Essentially, if you're on the market for a tight, story-driven open world shooter that'll make you scream like a kid then Metro Exodus is the game for you.
Read our full Metro Exodus review
God of War
God of War for PS4 was said to be a complete reimagining of the franchise that would step away from what was offered in 2013’s God of War: Ascension. While this made some fans nervous, Santa Monica Studio has produced what could be one of the best games not only for PS4, but of this generation of gaming.
Kratos, the Ghost of Sparta and son of Zeus, has moved away from his ultra-violent, God-killing ways and has instead chosen to settle down far away in the realm of Midgard. Following the death of his wife, Kratos and his son Atreus must take the ashes to the highest point in Midgard to scatter them.
But it’s not as simple as it seems; despite being Atreus’ father, Kratos and his son don’t have a very close relationship. The story is as much about the blossoming of the relationship between father and son, as it is about spreading the ashes. And while that seems pretty deep for a God of War game, the story is told to absolute perfection.
It’s not the story alone that carries God of War though; the gorgeous and varied semi-open world is an absolute joy to explore, and the combat is pretty close to perfection. Why? Because it has been completely reimagined.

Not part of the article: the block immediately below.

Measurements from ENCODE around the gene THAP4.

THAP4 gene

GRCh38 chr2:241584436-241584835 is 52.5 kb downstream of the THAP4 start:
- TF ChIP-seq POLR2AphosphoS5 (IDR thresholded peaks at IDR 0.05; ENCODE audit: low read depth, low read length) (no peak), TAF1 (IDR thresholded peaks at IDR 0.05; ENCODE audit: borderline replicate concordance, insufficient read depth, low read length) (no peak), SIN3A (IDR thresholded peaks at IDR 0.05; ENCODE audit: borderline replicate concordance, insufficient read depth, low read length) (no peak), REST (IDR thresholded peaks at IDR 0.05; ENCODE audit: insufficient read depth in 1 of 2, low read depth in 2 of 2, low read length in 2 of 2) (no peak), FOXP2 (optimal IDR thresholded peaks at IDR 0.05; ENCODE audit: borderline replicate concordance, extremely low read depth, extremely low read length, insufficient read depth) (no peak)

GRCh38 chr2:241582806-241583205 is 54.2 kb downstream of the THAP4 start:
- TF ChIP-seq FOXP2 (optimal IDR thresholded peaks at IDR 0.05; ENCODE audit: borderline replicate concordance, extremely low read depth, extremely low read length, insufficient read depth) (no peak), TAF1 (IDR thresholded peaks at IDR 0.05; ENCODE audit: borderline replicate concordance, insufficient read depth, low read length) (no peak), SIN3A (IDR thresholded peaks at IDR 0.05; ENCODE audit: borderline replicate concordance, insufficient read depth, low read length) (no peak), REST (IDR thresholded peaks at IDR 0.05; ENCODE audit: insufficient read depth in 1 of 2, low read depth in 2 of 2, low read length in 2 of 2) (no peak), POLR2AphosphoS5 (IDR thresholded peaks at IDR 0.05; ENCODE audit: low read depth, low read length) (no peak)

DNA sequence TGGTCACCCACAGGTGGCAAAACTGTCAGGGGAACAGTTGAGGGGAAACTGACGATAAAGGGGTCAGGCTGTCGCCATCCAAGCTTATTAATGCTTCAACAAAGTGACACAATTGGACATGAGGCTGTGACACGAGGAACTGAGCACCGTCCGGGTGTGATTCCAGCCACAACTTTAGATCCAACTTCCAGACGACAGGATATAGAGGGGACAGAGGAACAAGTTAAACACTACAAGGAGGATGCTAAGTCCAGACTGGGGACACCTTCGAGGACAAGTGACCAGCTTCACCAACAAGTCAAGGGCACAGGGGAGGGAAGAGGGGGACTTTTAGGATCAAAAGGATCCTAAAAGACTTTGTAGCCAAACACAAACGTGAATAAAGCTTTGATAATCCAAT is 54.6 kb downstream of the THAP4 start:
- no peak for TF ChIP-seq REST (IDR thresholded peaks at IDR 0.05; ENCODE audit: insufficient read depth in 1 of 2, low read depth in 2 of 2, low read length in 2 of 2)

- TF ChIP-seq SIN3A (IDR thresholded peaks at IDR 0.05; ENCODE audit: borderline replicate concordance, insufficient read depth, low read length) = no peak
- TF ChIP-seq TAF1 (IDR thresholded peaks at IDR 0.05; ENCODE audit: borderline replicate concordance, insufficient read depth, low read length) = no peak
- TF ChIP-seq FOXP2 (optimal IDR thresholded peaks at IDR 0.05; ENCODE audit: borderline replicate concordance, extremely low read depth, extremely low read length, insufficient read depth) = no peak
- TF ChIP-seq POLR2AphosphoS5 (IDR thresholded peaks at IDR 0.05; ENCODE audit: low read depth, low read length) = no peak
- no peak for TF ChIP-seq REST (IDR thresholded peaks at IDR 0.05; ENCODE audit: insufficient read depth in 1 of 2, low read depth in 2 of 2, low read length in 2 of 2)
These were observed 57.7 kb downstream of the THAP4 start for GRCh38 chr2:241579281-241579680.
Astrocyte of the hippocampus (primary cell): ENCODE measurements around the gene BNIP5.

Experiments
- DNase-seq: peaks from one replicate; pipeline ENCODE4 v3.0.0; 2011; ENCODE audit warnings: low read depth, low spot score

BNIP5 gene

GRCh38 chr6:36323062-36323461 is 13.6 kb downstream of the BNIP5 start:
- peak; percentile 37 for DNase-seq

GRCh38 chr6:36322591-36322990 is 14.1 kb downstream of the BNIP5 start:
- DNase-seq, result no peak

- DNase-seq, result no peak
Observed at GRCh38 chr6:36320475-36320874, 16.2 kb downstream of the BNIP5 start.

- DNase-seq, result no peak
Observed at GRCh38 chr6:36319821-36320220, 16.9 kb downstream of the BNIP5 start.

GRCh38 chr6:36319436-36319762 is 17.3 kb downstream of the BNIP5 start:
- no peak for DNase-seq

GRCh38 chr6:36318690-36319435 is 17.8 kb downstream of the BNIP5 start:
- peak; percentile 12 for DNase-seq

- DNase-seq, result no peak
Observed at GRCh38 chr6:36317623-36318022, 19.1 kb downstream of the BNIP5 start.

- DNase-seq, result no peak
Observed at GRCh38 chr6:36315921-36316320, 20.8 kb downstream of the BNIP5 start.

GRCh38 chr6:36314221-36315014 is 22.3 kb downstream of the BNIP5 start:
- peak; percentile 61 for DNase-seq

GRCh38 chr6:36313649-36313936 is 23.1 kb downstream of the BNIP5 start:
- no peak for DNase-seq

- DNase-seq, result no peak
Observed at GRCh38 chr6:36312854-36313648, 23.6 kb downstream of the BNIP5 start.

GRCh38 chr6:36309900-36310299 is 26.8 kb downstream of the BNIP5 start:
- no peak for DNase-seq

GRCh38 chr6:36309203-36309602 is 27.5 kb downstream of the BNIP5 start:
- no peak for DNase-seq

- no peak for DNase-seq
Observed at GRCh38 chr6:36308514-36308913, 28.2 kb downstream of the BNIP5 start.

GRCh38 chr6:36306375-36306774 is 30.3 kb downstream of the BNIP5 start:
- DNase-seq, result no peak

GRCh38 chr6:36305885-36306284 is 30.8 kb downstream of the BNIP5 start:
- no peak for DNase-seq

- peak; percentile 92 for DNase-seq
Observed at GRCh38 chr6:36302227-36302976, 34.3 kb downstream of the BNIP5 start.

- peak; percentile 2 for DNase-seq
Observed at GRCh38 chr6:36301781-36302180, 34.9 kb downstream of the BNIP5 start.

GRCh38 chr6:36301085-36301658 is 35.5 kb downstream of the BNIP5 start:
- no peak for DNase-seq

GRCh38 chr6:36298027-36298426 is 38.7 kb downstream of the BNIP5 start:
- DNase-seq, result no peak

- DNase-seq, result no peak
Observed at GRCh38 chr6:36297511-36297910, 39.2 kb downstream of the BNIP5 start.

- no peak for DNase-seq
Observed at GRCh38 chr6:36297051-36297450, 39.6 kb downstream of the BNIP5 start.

Gone are the fiery Blades of Chaos, with Kratos instead wielding the ice-enchanted Leviathan Axe. Kratos can throw the Axe at enemies and magically summon it back to his hand with the press of a button, much like Thor and his hammer Mjölnir.
God of War ticks all the boxes; it looks stunning, combat is satisfying, offers an emotionally gripping campaign and a variety of things to do once you’ve completed the main story. What's not to like?
Read more in our God of War review.
It's hard to find fault with Tetris Effect once you've played it, even if the initial assumption is: "Well, it's just Tetris, right?"
Because no, it isn't just Tetris. I mean, it is Tetris. But it's also a rhythm game. And a VR experience. And an emotional journey. And a fairly potent hallucinogenic.
Best played on PlayStation VR - though almost as effective on the TV - this take on Tetris syncs your every movement up to the expansive audio, which is in turn connected to a dazzling array of visuals and lighting effects that spill out of the gameplay area and spill all around the screen.
The idea is to enhance the sensation of losing yourself in the game, using an array of audiovisual effects to lull you into a trancelike state as you begin to organise blocks and clear lines without even thinking about it any more.
You can play a variety of individual stages and different game modes, but the heart of it all is the Journey mode: a single-player campaign that takes you on a journey across human history - and gets unexpectedly emotional - all through the medium of Tetris. We never saw this one coming.